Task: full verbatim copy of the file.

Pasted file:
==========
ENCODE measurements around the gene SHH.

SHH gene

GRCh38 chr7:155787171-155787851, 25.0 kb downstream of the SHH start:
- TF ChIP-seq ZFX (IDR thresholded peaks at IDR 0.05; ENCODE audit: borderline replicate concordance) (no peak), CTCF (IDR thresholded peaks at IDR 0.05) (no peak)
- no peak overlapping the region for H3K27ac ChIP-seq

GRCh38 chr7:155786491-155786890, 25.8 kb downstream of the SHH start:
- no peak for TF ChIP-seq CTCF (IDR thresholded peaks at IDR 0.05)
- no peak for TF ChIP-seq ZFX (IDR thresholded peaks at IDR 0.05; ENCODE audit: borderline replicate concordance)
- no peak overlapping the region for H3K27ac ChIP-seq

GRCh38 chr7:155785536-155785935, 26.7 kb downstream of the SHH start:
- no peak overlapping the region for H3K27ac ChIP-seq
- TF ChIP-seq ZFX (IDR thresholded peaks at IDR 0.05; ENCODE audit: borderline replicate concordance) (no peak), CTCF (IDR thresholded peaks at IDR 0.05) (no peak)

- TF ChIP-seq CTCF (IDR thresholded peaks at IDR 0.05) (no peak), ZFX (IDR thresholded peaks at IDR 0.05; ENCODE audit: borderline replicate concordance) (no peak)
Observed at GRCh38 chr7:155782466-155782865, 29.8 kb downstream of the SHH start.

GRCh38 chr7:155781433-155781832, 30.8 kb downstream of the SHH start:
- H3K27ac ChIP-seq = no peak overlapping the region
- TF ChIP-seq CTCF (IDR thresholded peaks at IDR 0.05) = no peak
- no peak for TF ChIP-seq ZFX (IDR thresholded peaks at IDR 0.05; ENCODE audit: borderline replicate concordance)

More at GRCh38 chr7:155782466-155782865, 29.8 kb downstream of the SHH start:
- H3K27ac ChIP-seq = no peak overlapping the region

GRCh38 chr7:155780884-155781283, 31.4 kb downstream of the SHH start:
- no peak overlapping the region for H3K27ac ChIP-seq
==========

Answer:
ENCODE measurements around the gene SHH.

SHH gene

GRCh38 chr7:155787171-155787851, 25.0 kb downstream of the SHH start:
- TF ChIP-seq ZFX (IDR thresholded peaks at IDR 0.05; ENCODE audit: borderline replicate concordance) (no peak), CTCF (IDR thresholded peaks at IDR 0.05) (no peak)
- no peak overlapping the region for H3K27ac ChIP-seq

GRCh38 chr7:155786491-155786890, 25.8 kb downstream of the SHH start:
- no peak for TF ChIP-seq CTCF (IDR thresholded peaks at IDR 0.05)
- no peak for TF ChIP-seq ZFX (IDR thresholded peaks at IDR 0.05; ENCODE audit: borderline replicate concordance)
- no peak overlapping the region for H3K27ac ChIP-seq

GRCh38 chr7:155785536-155785935, 26.7 kb downstream of the SHH start:
- no peak overlapping the region for H3K27ac ChIP-seq
- TF ChIP-seq ZFX (IDR thresholded peaks at IDR 0.05; ENCODE audit: borderline replicate concordance) (no peak), CTCF (IDR thresholded peaks at IDR 0.05) (no peak)

- TF ChIP-seq CTCF (IDR thresholded peaks at IDR 0.05) (no peak), ZFX (IDR thresholded peaks at IDR 0.05; ENCODE audit: borderline replicate concordance) (no peak)
Observed at GRCh38 chr7:155782466-155782865, 29.8 kb downstream of the SHH start.

GRCh38 chr7:155781433-155781832, 30.8 kb downstream of the SHH start:
- H3K27ac ChIP-seq = no peak overlapping the region
- TF ChIP-seq CTCF (IDR thresholded peaks at IDR 0.05) = no peak
- no peak for TF ChIP-seq ZFX (IDR thresholded peaks at IDR 0.05; ENCODE audit: borderline replicate concordance)

More at GRCh38 chr7:155782466-155782865, 29.8 kb downstream of the SHH start:
- H3K27ac ChIP-seq = no peak overlapping the region

GRCh38 chr7:155780884-155781283, 31.4 kb downstream of the SHH start:
- no peak overlapping the region for H3K27ac ChIP-seq